As the start of winter approaches, many tenants will dread what this means for their housing conditions.  Here are a few examples of the problems tenants can face as the seasons change:

  • Rain water leaking into upstairs rooms caused by missing roof slates or broken guttering
  • Black mould appearing in the corners of rooms and around the windows frames
  • Peeling wallpaper and blistering paint on the walls as rising damp creeps up the walls from the ground
  • Cold draughts caused by rotting window frames
  • Unaffordable heating bills caused by inefficient and unreliable boilers

Landlords are normally responsible for repairing defects to the roof, the walls, the windows, and the heating and water systems including the boiler.  If your property is affected by one of the problems above, your landlord may not be complying with their duties.

Here are some simple steps you can take if you are affected by  one of the problems listed above:

  1. Tell your landlord – report the problem. When you do, keep a record of it by keeping a copy of the email you sent or the letter you wrote, or keeping a copy of your phone bill showing when the call was made.
  2. Take photos or videos of the defects and keep them somewhere safe
  3. If your landlord doesn’t deal with the problem within a reasonable period, make a formal complaint. If you’re unsure what is a reasonable period and your landlord is a local authority or housing association, check your landlord’s repairs guidance which can normally be found online. This guidance normally gives time frames within which they will aim to respond to problems depending on the urgency.
  4. If your landlord still doesn’t deal with the problem, seek legal advice.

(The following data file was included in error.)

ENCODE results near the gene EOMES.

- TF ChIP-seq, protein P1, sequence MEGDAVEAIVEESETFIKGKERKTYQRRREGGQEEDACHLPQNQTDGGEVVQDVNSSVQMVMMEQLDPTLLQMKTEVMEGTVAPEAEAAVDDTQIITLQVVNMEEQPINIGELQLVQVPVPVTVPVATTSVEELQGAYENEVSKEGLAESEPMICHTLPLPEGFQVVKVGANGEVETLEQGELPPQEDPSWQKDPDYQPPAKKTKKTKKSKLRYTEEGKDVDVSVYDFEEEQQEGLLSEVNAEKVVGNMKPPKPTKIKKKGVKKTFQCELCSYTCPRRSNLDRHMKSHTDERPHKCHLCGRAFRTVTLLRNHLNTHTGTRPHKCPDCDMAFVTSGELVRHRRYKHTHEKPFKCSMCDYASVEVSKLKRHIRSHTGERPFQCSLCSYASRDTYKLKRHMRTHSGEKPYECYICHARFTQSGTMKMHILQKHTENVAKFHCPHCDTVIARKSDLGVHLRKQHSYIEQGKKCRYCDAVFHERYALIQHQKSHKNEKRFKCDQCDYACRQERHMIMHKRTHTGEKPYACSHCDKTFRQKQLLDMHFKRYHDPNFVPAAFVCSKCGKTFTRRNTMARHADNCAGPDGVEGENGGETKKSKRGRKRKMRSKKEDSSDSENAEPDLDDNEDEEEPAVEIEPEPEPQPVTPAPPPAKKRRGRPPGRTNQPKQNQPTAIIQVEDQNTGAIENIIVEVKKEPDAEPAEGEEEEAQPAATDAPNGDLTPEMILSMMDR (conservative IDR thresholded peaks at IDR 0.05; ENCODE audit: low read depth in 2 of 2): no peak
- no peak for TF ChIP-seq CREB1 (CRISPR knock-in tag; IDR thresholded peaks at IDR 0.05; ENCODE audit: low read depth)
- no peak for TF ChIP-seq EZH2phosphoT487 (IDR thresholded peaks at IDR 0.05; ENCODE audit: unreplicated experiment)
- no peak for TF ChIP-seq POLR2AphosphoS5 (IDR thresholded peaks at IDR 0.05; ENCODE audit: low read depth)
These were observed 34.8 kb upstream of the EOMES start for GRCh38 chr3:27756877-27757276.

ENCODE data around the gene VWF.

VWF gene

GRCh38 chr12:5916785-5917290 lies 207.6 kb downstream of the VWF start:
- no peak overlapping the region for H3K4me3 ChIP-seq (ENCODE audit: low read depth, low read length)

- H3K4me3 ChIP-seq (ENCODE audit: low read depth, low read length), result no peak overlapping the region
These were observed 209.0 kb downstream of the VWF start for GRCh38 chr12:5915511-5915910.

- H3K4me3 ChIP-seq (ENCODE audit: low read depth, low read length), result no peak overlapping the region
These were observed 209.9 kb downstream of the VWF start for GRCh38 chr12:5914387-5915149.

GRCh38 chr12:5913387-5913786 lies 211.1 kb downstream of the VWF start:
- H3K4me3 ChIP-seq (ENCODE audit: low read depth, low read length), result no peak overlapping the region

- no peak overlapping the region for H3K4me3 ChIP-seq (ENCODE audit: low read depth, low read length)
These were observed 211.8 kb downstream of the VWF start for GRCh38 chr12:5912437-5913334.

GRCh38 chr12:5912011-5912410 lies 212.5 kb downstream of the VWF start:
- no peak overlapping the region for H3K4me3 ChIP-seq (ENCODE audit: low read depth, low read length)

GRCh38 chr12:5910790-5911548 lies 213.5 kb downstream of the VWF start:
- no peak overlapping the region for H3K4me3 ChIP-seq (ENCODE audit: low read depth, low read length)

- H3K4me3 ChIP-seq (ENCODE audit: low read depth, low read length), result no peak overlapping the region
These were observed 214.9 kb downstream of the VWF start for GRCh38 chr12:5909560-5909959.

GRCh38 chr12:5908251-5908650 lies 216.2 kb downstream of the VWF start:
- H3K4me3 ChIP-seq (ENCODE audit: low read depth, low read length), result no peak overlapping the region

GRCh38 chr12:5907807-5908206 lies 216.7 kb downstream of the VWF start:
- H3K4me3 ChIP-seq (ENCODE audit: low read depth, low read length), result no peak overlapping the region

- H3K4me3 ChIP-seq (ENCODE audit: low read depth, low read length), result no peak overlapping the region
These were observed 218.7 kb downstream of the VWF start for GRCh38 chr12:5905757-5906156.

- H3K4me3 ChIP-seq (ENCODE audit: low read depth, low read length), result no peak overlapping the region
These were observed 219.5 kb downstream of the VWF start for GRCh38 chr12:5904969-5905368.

Condensation dampness

Damp and mould can have several different causes. Some properties, particularly blocks of flats built in the 1970s and 80s, were designed in a way which means they are prone to suffer from condensation dampness. If your windows drip with water (particularly in the winter) and there are black mould spots in the corners of rooms and around the windows, your property may be affected by condensation.  Landlords often refuse to take any steps to deal with such problems as there is a general rule that landlords can’t be forced to do works to remedy a problem with the way the property was designed. This kind of defect is treated differently to where, for example, there is a leak caused by damage to the roof.

However, if you are a tenant living with condensation, there may still be something you can do:

  1. If the condensation  dampness causes damage to the structure of the building, for example, the walls or windows of your property, your landlord should still repair the damage.
  2. Sometimes condensation dampness is made worse by a leak from outside or from a neighbouring flat which the tenants are unaware of. This is worth investigating.
  3. If the damp and mould is severe enough that it is classed as “prejudicial to health”, the Environmental Protection Act 1990 may apply. If the evidence of an environmental consultant concludes that the mould is prejudicial to health, the tenant may be able to bring a private prosecution against their landlord in the magistrates court under this Act. As part of that prosecution, the tenant can often force their landlords to do works to the property to get rid of the mould and stop it coming back.
  4. If your landlord is a private individual or company, your local authority may be able to assist by involving an Environmental  Health officer.

Other defects

If instead your landlord is breaching their obligations under the tenancy agreement by failing to repair, for example, the roof, gutters, windows, or treat rising damp affecting the walls, you may be able to bring a claim against your landlord in the county court. In this kind of claim, you can ask the court to order your landlords to do repairs and pay you compensation for the time you have had to live with the problems. As a general rule, the courts award between about £1000 and £4000 a year in compensation for the time that the tenant has had to put up with the problems.